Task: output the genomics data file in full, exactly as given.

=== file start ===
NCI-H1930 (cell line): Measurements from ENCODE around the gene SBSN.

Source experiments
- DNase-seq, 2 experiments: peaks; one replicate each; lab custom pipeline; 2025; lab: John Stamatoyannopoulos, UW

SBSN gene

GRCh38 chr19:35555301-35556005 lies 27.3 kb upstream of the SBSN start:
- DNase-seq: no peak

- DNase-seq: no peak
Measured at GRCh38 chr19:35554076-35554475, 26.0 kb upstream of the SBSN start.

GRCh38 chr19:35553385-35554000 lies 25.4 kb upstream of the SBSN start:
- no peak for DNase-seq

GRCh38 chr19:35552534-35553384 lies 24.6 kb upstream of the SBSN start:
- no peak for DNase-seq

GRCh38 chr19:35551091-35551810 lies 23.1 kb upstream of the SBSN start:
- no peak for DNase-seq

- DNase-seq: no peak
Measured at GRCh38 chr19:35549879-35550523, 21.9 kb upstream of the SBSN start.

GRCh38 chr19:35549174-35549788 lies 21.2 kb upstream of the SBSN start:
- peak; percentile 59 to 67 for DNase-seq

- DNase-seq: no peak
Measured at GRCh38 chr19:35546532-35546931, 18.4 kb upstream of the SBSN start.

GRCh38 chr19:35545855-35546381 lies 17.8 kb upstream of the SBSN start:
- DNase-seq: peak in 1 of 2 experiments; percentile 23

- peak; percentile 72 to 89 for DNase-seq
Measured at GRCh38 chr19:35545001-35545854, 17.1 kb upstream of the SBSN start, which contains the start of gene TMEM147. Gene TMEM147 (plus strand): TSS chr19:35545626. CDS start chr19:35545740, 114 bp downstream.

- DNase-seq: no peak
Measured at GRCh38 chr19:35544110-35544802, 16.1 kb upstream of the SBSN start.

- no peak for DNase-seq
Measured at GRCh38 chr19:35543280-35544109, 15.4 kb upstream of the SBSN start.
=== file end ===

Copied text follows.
NCI-H1930 (cell line): Measurements from ENCODE around the gene SBSN.

Source experiments
- DNase-seq, 2 experiments: peaks; one replicate each; lab custom pipeline; 2025; lab: John Stamatoyannopoulos, UW

SBSN gene

GRCh38 chr19:35555301-35556005 lies 27.3 kb upstream of the SBSN start:
- DNase-seq: no peak

- DNase-seq: no peak
Measured at GRCh38 chr19:35554076-35554475, 26.0 kb upstream of the SBSN start.

GRCh38 chr19:35553385-35554000 lies 25.4 kb upstream of the SBSN start:
- no peak for DNase-seq

GRCh38 chr19:35552534-35553384 lies 24.6 kb upstream of the SBSN start:
- no peak for DNase-seq

GRCh38 chr19:35551091-35551810 lies 23.1 kb upstream of the SBSN start:
- no peak for DNase-seq

- DNase-seq: no peak
Measured at GRCh38 chr19:35549879-35550523, 21.9 kb upstream of the SBSN start.

GRCh38 chr19:35549174-35549788 lies 21.2 kb upstream of the SBSN start:
- peak; percentile 59 to 67 for DNase-seq

- DNase-seq: no peak
Measured at GRCh38 chr19:35546532-35546931, 18.4 kb upstream of the SBSN start.

GRCh38 chr19:35545855-35546381 lies 17.8 kb upstream of the SBSN start:
- DNase-seq: peak in 1 of 2 experiments; percentile 23

- peak; percentile 72 to 89 for DNase-seq
Measured at GRCh38 chr19:35545001-35545854, 17.1 kb upstream of the SBSN start, which contains the start of gene TMEM147. Gene TMEM147 (plus strand): TSS chr19:35545626. CDS start chr19:35545740, 114 bp downstream.

- DNase-seq: no peak
Measured at GRCh38 chr19:35544110-35544802, 16.1 kb upstream of the SBSN start.

- no peak for DNase-seq
Measured at GRCh38 chr19:35543280-35544109, 15.4 kb upstream of the SBSN start.